THC vs THCA – What’s the Difference, Benefits, and Much More
Have you ever wondered why marijuana is usually dried and cured before being smoked or baked into edibles? The reason is to turn the non-psychoactive THCA into THC.
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THCA, the precursor to THC, is naturally found in the live cannabis plant and its fresh harvest. But though THCA stands for tetrahydrocannabinol acid, it is not quite as trippy as it sounds.
THCA is a non-psychoactive cannabinoid that turned into THC after a process called decarboxylation – a fancy word for what happens when you smoke a joint. As you already know, THC is the chemical compound that gives you a euphoric high when you smoke or ingest weed. THCA, on the other hand, does not have this high-inducing effect, but it is known for other powerful therapeutic benefits, as it is the most potent cannabinoid found in marijuana. Differences between lab-reporting methods can often cause confusion on the potency of THC vs THCA; but by knowing the difference between these two chemical compounds, you can better understand what to expect when you shop from a dispensary. Benefits Of THCA Existing research on THCA has supported the cannabinoid’s powerful medicinal benefits. For centuries marijuana has been recognized for its medicinal potential, and in recent years medical marijuana has been legalized in several states in the US. THCA is the cannabinoid found in the living cannabis plant, and because it exists in a pre-decarboxylated form, it is a more potent version of THC without the psychoactive effects. Existing research on THCA have indicated that it can be used medicinally for its following benefits:
In addition, THCA can inhibit the COX-1 and COX-2 enzymes that cause inflammation in colon cell cultures.
More research on the benefits of THCA could uncover other benefits of the cannabinoid as scientists continue to study the compound in the future.
Differences Between THCA and THC
As previously mentioned, THCA is simply the precursor to THC. This non-psychoactive cannabinoid is found in living cannabis plants, and it naturally turns into THC after it has been harvested.
This conversion process can be sped up however if the marijuana is exposed to heat, light, or vaporization.
This change is due to a process called decarboxylation, which affects the carboxyl groups of the cannabinoid.
As soon as you smoke, cook, vaporize, or dry cannabis, it loses the carboxyl along with as much as 30% of its mass.
The main difference between THCA and THC are the psychoactive effects. If you are looking to achieve a high, only THC can accomplish that.
In fact, most marijuana users only ever experience the effects of THC because THCA is only present in fresh and raw cannabis blossoms. If you’ve ever smoked, cooked, or vaped marijuana then you’ve experienced the effects of THC.
However, though THCA and THC are different forms of the same cannabinoid, the difference between them can cause confusion when it comes to lab testing results.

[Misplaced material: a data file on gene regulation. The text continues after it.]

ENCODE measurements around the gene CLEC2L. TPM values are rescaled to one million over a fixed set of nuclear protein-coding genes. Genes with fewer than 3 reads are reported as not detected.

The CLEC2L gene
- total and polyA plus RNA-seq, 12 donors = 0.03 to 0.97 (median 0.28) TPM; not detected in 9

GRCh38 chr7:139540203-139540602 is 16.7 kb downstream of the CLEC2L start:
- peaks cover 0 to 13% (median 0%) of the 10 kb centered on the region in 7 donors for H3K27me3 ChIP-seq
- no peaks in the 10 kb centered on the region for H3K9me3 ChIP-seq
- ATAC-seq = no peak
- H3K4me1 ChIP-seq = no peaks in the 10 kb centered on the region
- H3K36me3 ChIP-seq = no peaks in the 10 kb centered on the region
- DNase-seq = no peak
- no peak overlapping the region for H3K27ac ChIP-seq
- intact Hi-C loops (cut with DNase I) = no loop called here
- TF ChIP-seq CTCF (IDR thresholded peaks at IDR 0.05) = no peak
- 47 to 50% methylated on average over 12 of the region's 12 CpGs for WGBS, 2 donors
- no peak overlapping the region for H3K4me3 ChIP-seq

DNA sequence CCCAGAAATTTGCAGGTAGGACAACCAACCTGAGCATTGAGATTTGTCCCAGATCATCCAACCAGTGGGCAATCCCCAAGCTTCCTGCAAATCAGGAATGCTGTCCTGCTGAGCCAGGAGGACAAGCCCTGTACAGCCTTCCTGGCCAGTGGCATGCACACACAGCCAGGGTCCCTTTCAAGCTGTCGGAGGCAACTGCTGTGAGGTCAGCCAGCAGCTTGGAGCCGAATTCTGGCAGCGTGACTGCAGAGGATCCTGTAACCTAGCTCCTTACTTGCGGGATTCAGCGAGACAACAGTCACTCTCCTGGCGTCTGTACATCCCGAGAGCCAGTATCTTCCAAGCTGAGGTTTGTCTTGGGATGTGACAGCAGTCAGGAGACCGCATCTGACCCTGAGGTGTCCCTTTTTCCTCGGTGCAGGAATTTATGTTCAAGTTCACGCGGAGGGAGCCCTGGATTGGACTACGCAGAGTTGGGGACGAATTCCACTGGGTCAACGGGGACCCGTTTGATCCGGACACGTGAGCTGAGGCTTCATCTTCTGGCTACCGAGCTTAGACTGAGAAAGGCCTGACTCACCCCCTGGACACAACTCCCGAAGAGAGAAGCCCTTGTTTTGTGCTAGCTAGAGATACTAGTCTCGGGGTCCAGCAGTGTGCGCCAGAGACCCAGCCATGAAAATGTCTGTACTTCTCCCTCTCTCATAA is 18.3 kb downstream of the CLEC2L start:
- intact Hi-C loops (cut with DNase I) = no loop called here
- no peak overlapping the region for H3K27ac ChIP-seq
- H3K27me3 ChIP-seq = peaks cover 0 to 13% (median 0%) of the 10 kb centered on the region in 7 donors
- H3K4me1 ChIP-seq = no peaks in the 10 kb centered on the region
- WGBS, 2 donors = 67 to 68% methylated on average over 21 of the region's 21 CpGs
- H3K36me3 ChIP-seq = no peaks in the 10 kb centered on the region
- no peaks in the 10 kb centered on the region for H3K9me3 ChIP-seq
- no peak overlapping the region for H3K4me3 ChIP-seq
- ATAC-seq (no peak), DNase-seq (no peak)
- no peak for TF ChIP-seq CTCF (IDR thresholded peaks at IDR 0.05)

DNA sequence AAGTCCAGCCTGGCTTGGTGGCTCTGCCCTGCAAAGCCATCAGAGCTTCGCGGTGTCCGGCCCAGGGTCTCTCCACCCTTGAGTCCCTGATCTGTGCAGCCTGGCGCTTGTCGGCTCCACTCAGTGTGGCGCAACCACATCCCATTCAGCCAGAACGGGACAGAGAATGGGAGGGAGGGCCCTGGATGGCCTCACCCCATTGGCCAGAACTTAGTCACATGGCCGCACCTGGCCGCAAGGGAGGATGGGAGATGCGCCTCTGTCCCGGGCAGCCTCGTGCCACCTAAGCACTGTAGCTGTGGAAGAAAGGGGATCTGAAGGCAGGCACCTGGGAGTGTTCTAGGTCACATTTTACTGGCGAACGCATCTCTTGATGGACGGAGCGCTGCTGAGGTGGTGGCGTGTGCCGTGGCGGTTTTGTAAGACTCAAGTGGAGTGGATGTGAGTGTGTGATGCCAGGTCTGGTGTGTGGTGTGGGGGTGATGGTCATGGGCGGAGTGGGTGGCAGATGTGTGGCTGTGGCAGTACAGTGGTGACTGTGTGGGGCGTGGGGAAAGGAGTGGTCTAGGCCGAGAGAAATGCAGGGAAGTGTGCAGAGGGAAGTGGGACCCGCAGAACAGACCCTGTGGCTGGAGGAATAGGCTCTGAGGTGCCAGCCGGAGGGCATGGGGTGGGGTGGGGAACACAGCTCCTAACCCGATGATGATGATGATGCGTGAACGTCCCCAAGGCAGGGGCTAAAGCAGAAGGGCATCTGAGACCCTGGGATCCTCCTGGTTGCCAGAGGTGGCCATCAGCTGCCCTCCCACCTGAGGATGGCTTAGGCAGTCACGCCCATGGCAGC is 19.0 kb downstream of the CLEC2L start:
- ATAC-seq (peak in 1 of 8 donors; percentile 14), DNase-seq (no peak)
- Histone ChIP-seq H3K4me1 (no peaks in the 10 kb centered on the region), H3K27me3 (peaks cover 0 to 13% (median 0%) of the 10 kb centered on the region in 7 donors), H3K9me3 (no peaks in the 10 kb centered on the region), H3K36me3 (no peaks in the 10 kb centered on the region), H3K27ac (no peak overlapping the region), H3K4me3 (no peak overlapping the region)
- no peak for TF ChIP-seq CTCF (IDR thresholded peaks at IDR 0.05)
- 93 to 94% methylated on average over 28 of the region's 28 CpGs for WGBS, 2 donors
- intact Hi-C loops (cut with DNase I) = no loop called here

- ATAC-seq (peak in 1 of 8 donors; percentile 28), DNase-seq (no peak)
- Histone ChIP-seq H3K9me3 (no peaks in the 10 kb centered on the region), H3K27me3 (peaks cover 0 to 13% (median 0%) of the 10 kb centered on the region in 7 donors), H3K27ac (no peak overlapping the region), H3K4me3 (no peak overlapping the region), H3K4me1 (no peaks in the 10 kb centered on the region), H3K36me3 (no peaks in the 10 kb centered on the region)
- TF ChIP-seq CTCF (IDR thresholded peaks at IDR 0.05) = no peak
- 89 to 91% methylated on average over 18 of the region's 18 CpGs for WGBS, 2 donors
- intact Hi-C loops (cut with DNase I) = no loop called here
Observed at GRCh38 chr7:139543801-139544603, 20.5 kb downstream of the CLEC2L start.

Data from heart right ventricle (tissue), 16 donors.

How Labs Measure Potency
In the United States, marijuana that is sold in dispensaries must be lab-tested by law for purity and potency.
However, though this testing is a requirement, it has not been standardized, causing some confusion when different labs use different methods. Two of the most common methods, however, are high-performance liquid chromatography (HPLC) and gas chromatography (GC).
With gas chromatography, heat is used to decarboxylate the THCA found in the marijuana strand to THC so that the psychoactive values can be reported as a reflection of the strain’s potency.
However, this method has been found to be unreliable as studies have shown that as much as 70% of the THCA is not converted into THC during the gas chromatography method.
This means, that when you smoke, cook, or vaporize the cannabis, you may experience greater effects than the lab reported potency would have implied.
The other method of lab reporting, high-performance liquid chromatography (HPLC), tries to eliminate the discrepancy caused by the GC method, by using a more refined formula. With this system, the lab can consider both the levels of THC and THCA.
The commonly used formula for this method is: (%THCA) x 0.877 + (%THC) = THC Total. This method offers a more accurate representation of the cannabis flower’s actual potency.
In other cases, the entire amount of THCA may be wrongly reported at THC potency by a lab under the presumption that the cannabis will be smoked, vaporized, or combusted anyways.
Even if it is going to be used for this purpose, however, it is likely there will always be leftover quantities of THCA that do not convert and therefore do not add to the psychoactive effects.
For this reason, this type of reporting is very misleading and inaccurate, and you should always be cognizant of the reporting method used when purchasing cannabis from a lab tested dispensary.
Is THCA or THC Better?
Whether THC or THCA is better, depends on your individual preferences and needs. If you are looking to achieve a high, then you will need to consume THC. If on the other hand, you are using cannabis for medical purposes, it may be better for you to consume THCA depending on your needs.
Many who want to take advantage of the potent effects of THCA juice freshly harvested cannabis flower and plant matter so that they can tap into the cannabinoid’s raw power.
However, many benefit from the medicinal potential of THC’s psychoactive effects as well, say for example to combat anxiety and pain.
Regardless of whether you are looking to achieve a high with THC or take advantage of the medicinal properties of THCA, it is important to be aware of the discrepancies between labs in their reporting when you shop for cannabis at a dispensary.
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